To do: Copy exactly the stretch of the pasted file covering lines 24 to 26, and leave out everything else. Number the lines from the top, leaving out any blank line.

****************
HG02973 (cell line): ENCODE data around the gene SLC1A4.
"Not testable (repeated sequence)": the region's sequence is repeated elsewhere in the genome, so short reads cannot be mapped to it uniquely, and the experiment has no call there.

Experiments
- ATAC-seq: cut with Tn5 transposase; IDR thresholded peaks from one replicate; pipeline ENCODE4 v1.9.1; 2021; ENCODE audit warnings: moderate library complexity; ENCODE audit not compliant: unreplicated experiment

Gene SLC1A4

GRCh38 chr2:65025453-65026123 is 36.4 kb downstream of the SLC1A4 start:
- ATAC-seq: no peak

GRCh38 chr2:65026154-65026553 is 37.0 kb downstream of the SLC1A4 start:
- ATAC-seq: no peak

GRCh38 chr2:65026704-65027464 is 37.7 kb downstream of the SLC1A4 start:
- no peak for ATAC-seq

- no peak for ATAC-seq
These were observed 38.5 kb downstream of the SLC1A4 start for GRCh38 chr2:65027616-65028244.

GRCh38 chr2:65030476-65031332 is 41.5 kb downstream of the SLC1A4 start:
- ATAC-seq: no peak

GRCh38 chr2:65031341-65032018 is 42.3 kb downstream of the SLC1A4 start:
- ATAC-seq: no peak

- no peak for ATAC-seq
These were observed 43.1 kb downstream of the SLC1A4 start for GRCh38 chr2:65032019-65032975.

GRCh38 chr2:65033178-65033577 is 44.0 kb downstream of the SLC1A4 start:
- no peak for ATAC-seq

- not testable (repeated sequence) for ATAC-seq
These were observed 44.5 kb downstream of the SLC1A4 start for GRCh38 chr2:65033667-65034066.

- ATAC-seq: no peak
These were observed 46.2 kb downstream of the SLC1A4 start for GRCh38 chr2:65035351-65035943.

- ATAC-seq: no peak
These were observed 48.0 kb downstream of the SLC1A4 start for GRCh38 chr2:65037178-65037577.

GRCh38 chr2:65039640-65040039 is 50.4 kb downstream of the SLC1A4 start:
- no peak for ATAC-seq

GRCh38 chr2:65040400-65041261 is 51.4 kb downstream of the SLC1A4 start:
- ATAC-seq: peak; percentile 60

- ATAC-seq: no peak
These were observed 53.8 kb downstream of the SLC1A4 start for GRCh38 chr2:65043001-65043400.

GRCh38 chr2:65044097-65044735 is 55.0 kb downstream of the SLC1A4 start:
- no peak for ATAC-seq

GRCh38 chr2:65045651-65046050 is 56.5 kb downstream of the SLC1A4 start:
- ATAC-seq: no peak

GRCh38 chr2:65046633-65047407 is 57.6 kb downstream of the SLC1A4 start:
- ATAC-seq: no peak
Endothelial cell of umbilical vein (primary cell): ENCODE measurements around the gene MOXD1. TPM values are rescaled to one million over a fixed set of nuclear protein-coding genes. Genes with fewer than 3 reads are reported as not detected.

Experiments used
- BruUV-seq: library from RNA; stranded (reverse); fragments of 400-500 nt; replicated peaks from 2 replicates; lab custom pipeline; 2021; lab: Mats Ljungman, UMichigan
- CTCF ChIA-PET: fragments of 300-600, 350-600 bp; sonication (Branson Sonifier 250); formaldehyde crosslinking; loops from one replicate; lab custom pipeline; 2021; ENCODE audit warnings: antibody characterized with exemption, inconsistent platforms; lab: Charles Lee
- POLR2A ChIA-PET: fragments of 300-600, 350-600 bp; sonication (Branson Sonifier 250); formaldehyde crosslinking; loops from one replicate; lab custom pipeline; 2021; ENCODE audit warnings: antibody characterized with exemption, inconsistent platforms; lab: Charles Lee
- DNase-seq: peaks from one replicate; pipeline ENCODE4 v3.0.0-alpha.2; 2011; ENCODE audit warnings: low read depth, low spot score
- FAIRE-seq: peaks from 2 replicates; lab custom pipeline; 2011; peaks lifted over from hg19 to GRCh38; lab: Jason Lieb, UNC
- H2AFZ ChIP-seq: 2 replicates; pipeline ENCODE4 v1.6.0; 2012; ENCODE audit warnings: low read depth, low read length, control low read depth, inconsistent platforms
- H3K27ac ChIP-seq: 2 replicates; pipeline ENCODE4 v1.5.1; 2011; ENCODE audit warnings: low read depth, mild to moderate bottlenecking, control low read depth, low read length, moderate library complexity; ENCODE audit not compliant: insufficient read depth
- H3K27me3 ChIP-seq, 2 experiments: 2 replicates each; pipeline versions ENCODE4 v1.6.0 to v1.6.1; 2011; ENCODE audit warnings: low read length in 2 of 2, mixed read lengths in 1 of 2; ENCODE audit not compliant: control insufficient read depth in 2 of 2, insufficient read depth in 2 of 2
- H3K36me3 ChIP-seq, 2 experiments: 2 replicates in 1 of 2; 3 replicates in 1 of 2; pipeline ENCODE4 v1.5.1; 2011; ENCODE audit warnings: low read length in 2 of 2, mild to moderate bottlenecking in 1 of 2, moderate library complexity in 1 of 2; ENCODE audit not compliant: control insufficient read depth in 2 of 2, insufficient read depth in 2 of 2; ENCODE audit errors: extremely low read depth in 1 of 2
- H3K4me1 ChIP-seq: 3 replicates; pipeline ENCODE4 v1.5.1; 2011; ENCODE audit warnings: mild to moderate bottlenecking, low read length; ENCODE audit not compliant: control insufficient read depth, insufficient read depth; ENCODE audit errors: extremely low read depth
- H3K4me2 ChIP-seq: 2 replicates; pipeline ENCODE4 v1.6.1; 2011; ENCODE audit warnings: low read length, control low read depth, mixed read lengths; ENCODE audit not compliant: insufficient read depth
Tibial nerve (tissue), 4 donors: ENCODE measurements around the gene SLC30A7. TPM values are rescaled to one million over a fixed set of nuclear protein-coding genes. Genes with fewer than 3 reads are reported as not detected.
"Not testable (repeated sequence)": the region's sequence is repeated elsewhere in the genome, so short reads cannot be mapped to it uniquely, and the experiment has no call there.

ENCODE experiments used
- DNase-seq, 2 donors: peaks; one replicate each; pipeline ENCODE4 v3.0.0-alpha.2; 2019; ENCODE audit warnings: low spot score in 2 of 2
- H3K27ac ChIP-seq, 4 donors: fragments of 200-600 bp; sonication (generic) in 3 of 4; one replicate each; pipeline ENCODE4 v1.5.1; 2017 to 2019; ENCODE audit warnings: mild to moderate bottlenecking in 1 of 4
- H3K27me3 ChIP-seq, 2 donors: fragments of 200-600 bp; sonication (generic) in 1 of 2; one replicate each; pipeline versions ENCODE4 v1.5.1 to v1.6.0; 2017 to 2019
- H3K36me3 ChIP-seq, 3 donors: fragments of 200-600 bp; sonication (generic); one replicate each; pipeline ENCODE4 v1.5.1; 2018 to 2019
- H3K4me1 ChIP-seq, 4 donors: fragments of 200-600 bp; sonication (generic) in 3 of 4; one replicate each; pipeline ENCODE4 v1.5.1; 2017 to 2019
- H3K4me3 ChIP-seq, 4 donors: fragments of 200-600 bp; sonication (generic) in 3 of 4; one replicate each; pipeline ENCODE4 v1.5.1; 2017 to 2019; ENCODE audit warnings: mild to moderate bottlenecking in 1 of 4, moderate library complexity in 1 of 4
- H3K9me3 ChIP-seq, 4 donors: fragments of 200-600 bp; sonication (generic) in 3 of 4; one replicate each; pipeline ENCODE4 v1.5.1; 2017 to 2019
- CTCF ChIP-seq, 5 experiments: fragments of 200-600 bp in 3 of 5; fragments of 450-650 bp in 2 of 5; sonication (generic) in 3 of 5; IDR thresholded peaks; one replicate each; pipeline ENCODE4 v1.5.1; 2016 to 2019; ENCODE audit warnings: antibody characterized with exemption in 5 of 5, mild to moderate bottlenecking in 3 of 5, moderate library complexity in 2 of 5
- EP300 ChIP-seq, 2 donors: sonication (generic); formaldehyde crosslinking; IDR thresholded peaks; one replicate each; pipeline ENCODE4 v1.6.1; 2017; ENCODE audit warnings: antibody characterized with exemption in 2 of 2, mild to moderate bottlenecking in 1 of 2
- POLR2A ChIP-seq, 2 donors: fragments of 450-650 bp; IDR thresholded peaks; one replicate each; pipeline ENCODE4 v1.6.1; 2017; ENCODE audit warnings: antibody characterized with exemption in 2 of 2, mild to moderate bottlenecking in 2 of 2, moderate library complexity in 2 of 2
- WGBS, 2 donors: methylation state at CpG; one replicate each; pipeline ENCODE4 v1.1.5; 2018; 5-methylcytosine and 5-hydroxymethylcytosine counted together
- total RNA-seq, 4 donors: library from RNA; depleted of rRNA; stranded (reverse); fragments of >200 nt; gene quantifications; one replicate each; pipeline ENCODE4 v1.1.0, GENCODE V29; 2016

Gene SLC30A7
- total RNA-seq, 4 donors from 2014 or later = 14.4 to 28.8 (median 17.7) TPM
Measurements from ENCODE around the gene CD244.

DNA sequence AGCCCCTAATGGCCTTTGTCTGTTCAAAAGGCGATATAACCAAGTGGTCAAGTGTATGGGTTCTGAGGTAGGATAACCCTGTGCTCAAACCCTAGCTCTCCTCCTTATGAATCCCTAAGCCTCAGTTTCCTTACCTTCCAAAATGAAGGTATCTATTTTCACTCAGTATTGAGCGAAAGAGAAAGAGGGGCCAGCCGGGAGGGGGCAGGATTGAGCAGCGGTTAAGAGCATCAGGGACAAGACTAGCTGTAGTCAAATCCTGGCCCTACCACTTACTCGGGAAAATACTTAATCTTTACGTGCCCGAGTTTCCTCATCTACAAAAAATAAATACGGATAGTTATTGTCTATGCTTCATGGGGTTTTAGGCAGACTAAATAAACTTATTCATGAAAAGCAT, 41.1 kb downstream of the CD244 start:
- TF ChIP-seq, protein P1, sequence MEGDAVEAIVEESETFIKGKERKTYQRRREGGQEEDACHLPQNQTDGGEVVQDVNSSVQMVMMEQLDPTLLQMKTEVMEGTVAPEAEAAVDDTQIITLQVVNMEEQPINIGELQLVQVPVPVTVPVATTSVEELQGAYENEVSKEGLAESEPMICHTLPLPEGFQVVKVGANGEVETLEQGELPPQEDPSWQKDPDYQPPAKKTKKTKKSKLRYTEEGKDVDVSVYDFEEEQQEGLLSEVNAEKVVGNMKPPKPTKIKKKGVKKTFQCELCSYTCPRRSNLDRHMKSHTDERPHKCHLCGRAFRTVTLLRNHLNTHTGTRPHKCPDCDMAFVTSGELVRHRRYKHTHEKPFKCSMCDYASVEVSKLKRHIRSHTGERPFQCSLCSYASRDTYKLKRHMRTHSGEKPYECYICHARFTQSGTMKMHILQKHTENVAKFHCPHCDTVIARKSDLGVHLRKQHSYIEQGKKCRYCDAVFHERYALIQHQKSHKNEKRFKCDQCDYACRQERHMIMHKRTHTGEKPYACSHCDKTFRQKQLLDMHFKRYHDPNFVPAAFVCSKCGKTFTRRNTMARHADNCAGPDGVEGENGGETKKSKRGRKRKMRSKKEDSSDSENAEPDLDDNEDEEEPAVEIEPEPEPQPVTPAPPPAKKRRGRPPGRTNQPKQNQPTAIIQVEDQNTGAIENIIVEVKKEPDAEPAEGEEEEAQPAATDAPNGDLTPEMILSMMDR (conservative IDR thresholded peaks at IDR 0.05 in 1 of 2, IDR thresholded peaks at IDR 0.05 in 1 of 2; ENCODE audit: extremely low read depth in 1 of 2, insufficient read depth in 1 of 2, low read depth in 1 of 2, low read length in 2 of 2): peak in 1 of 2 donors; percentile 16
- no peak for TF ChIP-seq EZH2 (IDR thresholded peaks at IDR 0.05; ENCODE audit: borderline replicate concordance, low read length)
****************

- ATAC-seq: no peak
These were observed 46.2 kb downstream of the SLC1A4 start for GRCh38 chr2:65035351-65035943.

- ATAC-seq: no peak